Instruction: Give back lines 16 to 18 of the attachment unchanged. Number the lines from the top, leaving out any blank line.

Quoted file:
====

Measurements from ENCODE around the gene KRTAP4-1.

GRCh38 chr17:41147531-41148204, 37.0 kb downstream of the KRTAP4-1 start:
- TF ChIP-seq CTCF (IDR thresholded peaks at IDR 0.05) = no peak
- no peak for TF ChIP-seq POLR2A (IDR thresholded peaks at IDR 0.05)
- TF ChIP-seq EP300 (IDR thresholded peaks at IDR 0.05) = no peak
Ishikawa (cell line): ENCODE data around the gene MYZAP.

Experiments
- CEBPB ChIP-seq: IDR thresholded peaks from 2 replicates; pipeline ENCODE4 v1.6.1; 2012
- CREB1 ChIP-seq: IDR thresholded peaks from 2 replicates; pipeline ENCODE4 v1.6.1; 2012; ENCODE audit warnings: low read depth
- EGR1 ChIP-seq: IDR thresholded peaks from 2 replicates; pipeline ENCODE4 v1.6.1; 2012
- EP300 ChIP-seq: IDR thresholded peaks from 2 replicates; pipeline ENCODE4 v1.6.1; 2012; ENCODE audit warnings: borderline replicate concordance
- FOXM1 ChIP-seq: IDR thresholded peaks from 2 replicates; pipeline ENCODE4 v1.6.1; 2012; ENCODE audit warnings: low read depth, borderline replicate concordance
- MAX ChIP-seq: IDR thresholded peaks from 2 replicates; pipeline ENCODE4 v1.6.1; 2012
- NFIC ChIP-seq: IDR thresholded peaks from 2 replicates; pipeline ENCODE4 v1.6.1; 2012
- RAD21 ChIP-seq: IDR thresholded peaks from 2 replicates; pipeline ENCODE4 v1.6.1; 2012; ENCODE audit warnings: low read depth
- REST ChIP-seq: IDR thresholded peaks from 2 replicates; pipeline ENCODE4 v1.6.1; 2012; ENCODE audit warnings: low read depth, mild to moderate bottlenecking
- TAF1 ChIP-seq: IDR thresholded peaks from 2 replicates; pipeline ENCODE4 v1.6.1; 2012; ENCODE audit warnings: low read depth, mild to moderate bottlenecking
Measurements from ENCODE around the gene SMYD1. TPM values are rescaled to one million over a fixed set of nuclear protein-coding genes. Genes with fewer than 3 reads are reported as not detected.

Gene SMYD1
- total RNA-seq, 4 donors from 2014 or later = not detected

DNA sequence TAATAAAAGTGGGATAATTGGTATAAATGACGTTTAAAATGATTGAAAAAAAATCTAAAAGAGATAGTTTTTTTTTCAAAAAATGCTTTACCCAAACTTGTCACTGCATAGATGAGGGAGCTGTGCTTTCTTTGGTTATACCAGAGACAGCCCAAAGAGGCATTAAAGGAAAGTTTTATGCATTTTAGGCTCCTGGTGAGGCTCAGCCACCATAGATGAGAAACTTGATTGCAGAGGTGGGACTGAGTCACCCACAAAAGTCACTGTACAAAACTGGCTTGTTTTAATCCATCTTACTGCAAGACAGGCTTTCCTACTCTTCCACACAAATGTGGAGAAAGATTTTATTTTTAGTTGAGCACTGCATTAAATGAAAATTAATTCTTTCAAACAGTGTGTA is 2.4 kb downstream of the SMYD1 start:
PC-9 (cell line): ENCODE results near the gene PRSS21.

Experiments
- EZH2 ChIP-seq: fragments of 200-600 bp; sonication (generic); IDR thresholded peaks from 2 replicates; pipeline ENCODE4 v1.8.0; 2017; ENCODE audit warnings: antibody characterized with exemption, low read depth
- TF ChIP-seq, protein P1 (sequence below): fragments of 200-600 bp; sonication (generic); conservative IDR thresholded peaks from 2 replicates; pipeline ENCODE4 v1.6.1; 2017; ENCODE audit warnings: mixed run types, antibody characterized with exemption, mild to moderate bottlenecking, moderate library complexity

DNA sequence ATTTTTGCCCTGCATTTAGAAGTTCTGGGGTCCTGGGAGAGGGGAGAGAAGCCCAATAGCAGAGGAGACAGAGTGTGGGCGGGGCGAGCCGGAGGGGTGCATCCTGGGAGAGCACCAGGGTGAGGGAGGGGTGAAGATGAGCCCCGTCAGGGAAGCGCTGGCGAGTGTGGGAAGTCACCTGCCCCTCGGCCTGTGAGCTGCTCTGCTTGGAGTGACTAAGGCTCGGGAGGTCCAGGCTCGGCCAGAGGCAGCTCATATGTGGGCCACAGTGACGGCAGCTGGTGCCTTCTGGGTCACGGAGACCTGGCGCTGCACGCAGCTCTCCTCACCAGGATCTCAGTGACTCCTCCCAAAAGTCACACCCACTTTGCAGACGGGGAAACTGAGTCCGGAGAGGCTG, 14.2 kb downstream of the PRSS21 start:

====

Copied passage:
- REST ChIP-seq: IDR thresholded peaks from 2 replicates; pipeline ENCODE4 v1.6.1; 2012; ENCODE audit warnings: low read depth, mild to moderate bottlenecking
- TAF1 ChIP-seq: IDR thresholded peaks from 2 replicates; pipeline ENCODE4 v1.6.1; 2012; ENCODE audit warnings: low read depth, mild to moderate bottlenecking
Measurements from ENCODE around the gene SMYD1. TPM values are rescaled to one million over a fixed set of nuclear protein-coding genes. Genes with fewer than 3 reads are reported as not detected.